Phylogenetically, nucleostemin is most closely related to GNL3L in vertebrates. They share the same yeast orthologue, Grn1p in Schizosaccharomyces pombe and Nug1p in Saccharomyces cerevisiae. Grn1p is involved in the processing of 35S pre-ribosomal RNA (rRNA), the nuclear export of Rpl25, and the maintenance of cell growth (Du et al., 2006). Mutation in Nug1p inhibits the export of 60S subunit from the nucleolus (Du et al., 2006; Kallstrom et al., 2003). Although the yeast orthologue of nucleostemin and GNL3L displays general activities in growth and ribosome biogenesis, rodent nucleostemin and GNL3L are distinctively expressed in different tissues. Furthermore, only human GNL3L, but not nucleostemin, can rescue the Grn1p-deficient growth phenotype in fission yeasts (Du et al., 2006). These results suggest that nucleostemin and GNL3L have evolved specific properties in vertebrates, and become functionally diverged from each other and from Grn1p. By comparison, GNL3L retains more characteristics of Grn1p than does nucleostemin.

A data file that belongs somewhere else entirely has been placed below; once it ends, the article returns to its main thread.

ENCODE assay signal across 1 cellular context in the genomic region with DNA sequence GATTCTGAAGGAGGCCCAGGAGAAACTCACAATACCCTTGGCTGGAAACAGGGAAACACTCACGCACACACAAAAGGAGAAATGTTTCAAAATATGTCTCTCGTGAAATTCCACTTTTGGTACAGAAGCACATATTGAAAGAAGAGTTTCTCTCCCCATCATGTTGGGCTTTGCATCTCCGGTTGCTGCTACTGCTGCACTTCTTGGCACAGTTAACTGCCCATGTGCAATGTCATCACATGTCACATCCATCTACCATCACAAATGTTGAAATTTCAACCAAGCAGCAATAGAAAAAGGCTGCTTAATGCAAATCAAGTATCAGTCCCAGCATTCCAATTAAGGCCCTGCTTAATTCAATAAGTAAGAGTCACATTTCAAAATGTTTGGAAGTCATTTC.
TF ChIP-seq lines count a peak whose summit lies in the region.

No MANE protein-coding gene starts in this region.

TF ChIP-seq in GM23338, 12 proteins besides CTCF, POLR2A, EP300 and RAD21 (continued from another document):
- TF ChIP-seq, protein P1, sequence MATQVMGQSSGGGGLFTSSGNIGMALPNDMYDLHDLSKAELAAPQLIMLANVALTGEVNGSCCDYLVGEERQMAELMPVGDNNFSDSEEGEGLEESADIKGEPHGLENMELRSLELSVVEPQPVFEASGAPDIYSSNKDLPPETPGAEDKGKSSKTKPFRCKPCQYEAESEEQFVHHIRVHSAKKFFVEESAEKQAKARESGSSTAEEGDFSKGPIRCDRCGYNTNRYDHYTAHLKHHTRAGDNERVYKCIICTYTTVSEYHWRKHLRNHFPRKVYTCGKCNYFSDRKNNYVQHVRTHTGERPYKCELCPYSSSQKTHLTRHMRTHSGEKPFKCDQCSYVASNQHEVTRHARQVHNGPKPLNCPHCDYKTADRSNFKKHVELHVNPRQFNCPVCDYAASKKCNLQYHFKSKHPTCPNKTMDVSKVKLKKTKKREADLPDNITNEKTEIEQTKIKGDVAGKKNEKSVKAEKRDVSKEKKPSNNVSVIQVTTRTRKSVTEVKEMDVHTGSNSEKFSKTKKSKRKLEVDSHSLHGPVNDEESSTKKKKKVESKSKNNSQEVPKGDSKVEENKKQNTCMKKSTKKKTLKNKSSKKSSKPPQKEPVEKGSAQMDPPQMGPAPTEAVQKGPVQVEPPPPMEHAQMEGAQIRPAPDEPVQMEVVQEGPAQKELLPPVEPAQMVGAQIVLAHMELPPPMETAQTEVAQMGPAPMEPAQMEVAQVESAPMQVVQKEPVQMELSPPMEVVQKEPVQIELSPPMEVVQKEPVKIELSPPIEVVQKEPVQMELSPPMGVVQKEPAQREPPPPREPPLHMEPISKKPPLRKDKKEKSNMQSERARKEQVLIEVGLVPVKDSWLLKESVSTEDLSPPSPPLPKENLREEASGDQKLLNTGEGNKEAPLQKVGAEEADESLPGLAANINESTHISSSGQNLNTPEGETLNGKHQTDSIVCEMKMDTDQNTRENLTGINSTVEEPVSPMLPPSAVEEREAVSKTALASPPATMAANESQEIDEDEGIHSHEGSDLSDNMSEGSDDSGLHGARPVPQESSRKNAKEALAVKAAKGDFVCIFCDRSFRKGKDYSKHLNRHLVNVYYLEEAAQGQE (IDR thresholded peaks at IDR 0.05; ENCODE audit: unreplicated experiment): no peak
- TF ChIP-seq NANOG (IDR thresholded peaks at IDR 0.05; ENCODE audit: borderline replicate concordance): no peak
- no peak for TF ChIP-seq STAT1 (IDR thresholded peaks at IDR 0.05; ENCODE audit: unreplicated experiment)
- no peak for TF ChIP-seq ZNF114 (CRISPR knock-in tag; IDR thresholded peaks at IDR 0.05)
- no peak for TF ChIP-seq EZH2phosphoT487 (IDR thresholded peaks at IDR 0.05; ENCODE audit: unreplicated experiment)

GNL3L bears 28% protein identity and 39% protein similarity to nucleostemin in mice. Very little is known about its function in vertebrates. To delineate the distinct activity of GNL3L, we looked for proteins that might interact with GNL3L but not with nucleostemin. We first identified estrogen receptor-related protein-γ (ERRγ) as a GNL3L-binding protein by a yeast two-hybrid screen, and confirmed this interaction by affinity-binding and coimmunoprecipitation assays. ERRγ belongs to a subfamily of the nuclear receptor superfamily. The ERR gene family consists of three members, ERRα, ERRβ, and ERRγ, that most resemble estrogen receptor-α (ERα). Like ERα, the ERR proteins contain functionally separable structures that include an AF1 domain (or A/B region), a DNA-binding domain (DBD, or C region) with two zinc fingers, a hinge region (D), and a ligand-binding domain (LBD, or E/F region) with an AF2 domain at the C-terminal end. The LBD is involved in ligand binding, receptor dimerization, and coactivator binding. The AF2 domain is required for the ligand-dependent activation function. ERRα and ERRγ are found in the brain, muscle, heart, kidney, and adipose tissues (Bonnelye et al., 1997; Giguere et al., 1988; Hong et al., 1999). ERRβ is expressed in the eye, heart, kidney, cerebellum, and testis (Bookout et al., 2006). The functions of the ERR family genes are implicated in many aspects of embryogenesis and tumorigenesis. Mice deficient in ERRα exhibit reduced body weight and peripheral fat deposit, and are resistant to obesity induced by a high-fat diet (Luo et al., 2003). ERRβ-null mice display placentation defects, consistent with its role in the proliferation and differentiation of trophoblastic cells (Luo et al., 1997). In humans, the expression level of ERRα correlates with poor prognosis in ovarian and breast cancers (Ariazi and Jordan, 2006; Suzuki et al., 2004). Conversely, ERRγ is a favorable indicator for human ovarian tumors (Sun et al., 2005). Although the ERR family genes are capable of binding the estrogen response element (ERE), they are different from ERα in that their transcriptional activity and coactivator binding do not require ligand binding (Giguere et al., 1988; Hong et al., 1999; Kallen et al., 2004), which leaves open the question of whether the activities of the ERR family genes are constitutively active or dynamically regulated.